This is a curious thing to say, as it’s hard to deny that guns make it infinitely easier for people to kill other people. Case in point: There was another incident of mass violence in China on the same day as the Sandy Hook shooting, where a deranged person went to a school and stabbed 22 children. Terrifying. But how many of those kids died? Zero. How many kids in Newtown died? Twenty. So the argument that gun control is futile because people would just use knives or axes instead is pretty flawed. You can do infinitely more damage with a gun than you can with a knife or an ax. It is ludicrous to pretend that guns don’t make incidents like this infinitely worse.
I get that some people say this to mean that we need to deal with mentally unstable people who wield guns. Which leads me to the next argument…
– “Gun control isn’t the issue. Mental health treatment is the issue.”
As someone with a doctoral degree in the field of mental health, I am completely behind increasing funding for mental health services, increasing access, increasing awareness, increasing education, increasing resources, increasing everything under the sun when it comes to mental health. And you cannot overlook the fact pretty much all of the perpetrators of these mass killings have had serious mental health issues. But I’m not sure why people think that mental health treatment will completely solve the problem, for a few reasons:
1. You cannot force someone into treatment unless they’ve committed a crime. Thus, since many of these shooters had no prior criminal history, there was no way to force them to seek help before they started shooting. And even if you could, anyone who’s ever worked with a court-mandated client will tell you that mandated treatment is rarely effective, because in order for change to happen, the client has to actually want to change.
2. Even if you did increase awareness and availability of mental health services and decreased stigmas and all the other barriers to treatment, the reality is that many people who need help won’t seek it. This is especially true of people with issues like antisocial personality disorder, which is disproportionately prevalent in perpetrators of violence. Individuals with ASPD demonstrate a blatant disregard for the rights of other people, no empathy, no remorse, and no interest in changing. So even if you were to increase the awareness and availability of mental health services, the likelihood of someone with ASPD seeking treatment is slim. And on the off-off-chance that someone with ASPD did seek treatment, there are zero known treatments for the disorder that are effective.
So if you’re saying all we need to solve the problem is to increase mental health awareness and services, you’re mistaken. The people who we’re most concerned about are the least likely to seek treatment or to have treatments that even work.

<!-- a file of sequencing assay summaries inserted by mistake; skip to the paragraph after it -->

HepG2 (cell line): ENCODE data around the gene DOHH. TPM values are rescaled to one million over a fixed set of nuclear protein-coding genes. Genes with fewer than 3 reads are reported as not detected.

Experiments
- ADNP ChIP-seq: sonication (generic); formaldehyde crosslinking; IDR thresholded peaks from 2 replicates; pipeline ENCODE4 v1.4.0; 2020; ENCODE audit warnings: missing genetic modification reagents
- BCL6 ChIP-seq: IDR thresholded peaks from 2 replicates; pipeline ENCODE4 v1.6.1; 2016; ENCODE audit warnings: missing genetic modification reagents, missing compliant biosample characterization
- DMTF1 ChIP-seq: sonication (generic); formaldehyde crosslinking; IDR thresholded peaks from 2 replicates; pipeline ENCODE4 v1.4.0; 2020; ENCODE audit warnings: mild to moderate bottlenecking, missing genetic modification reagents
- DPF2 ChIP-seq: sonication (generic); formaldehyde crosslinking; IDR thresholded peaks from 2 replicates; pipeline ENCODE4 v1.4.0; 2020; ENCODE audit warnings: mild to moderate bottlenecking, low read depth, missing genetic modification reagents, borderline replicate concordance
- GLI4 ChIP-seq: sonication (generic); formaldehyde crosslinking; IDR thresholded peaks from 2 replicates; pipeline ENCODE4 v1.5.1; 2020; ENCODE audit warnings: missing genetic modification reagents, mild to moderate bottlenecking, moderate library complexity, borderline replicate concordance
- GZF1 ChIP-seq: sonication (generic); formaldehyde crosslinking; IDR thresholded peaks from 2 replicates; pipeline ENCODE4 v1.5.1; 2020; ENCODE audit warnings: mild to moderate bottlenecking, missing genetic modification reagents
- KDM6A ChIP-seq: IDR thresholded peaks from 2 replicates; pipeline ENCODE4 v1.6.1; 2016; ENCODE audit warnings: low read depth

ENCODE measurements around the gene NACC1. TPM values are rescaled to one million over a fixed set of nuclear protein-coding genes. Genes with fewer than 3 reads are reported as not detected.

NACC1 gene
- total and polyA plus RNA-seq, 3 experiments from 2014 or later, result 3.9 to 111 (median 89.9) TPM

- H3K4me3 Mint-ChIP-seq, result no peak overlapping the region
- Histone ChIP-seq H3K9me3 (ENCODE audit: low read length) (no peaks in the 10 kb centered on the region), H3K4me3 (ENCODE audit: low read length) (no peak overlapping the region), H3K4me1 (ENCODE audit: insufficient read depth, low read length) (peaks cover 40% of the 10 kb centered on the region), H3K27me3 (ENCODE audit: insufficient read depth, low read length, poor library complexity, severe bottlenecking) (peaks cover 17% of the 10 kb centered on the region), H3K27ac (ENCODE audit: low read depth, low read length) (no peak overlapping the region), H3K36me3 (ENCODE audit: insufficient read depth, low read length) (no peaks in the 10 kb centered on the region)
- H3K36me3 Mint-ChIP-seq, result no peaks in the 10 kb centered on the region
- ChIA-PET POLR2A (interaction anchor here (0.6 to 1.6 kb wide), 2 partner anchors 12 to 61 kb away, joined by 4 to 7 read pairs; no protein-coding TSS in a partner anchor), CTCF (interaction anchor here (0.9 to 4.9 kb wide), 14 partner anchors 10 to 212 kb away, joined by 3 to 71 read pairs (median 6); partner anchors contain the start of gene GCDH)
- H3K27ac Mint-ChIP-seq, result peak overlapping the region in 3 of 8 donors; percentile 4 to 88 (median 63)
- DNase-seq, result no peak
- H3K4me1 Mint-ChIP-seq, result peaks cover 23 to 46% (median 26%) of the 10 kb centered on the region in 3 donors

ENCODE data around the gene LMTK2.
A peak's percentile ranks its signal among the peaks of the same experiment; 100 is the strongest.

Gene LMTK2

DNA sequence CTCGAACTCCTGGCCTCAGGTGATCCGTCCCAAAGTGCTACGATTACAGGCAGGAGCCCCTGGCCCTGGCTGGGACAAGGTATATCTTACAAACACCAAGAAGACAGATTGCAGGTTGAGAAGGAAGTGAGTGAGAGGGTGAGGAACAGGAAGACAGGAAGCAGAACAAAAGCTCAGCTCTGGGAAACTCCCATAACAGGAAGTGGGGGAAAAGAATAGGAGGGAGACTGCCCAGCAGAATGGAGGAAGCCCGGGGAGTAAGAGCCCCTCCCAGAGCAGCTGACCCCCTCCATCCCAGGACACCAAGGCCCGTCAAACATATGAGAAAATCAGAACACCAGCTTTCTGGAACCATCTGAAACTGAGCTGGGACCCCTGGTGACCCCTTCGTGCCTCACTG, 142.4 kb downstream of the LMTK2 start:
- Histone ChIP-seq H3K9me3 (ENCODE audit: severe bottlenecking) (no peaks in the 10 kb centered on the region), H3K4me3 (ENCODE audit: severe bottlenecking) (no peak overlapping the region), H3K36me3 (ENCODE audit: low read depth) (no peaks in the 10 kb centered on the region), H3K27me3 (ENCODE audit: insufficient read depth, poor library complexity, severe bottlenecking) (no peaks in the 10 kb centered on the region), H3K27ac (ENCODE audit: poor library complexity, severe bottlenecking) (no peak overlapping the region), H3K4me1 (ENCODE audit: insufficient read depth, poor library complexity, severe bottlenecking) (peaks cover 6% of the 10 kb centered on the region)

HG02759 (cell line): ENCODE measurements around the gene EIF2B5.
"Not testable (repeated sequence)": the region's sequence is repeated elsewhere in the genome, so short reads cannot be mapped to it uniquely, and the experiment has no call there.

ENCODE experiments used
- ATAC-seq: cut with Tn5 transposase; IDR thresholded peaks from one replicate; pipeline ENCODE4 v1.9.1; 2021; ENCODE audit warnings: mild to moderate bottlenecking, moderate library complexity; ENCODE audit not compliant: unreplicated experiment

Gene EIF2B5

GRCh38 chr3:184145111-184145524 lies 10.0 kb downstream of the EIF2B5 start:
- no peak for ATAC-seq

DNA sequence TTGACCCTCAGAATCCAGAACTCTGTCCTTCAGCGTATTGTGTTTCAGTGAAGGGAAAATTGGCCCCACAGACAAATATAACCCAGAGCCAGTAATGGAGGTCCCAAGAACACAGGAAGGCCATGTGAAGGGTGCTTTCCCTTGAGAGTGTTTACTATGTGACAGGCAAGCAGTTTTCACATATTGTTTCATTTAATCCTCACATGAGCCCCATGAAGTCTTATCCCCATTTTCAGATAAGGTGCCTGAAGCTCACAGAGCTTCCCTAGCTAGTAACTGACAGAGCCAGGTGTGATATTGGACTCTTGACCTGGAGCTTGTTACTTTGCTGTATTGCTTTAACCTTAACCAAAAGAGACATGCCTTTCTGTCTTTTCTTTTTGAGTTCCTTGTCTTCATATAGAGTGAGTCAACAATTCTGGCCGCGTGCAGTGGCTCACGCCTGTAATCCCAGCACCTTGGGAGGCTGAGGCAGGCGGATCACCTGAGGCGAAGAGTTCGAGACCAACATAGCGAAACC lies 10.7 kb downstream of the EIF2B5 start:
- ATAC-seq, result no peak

– “If more people had been armed, this wouldn’t have happened the way it did.”
This argument is especially perplexing. The problem isn’t that guns are too available, but that there aren’t enough guns? So UCC professors, in addition to worrying about teaching and overcrowded classrooms and budget cuts, should also have to worry about students carrying weapons and learning how to wield them themselves? And keeping guns in the Sandy Hook classrooms would have been a good idea? That would’ve made them safer? Right, because nothing bad ever happens when guns are kept around small children.
This argument is especially galling to me because the data is clear: The more guns a society has, the more gun deaths they have. The relationship holds when you compare states and when you compare countries. All of the evidence we have indicates that having more guns makes us less safe, not more.
– “The shooter was already breaking a law by bringing a gun onto school grounds.”(This was not the case at UCC but was at Sandy Hook, Virginia Tech, UCSB, and Seattle Pacific University.)
Let’s talk through the implications of this argument: That because a shooter breaks one law about bringing a gun onto school grounds, we should stop trying to enact other laws that keep this dude with a gun away from schools and this dude away from guns in the first place. That we should stop trying to put more barriers and checkpoints between this dude and a gun and a school. That any attempt to make it a little bit harder for this dude to get a gun is futile.
This is ridiculous.
All of this to say: It’s mind-blowing to me that what keeps us from being able to reduce the number of these completely preventable tragedies is a lot of terrible arguments. (And fistfuls of NRA money, I suppose.) And what’s even more mind-blowing to me is that many of the people who make these arguments are Christians who seem far more concerned about their freedom to carry a weapon (which is nowhere in the Bible, as far as I know) than the safety and well-being of their neighbors (which is certainly in there) and building a healthy and flourishing society (that’s in there too).
I’d like to think that we’re better than that as a nation — that we wouldn’t let bad reasoning and powerful lobbies keep us from doing what we need to do to keep each other safe. I’d also like to think that one of these days, all of us would finally come to our senses and realize that we need to do something — but I’m not seeing either of those things. And that keeps me up at night, because the longer we go without doing anything, the less likely it is that anything will be done.
For more, I recommend Adam Gopnik’s “The Simple Truth about Gun Control” and Jeffrey Toobin’s “So You Think You Know the Second Amendment?” — two New Yorker pieces from 2012 that are, sadly, every bit as relevant now as they were then.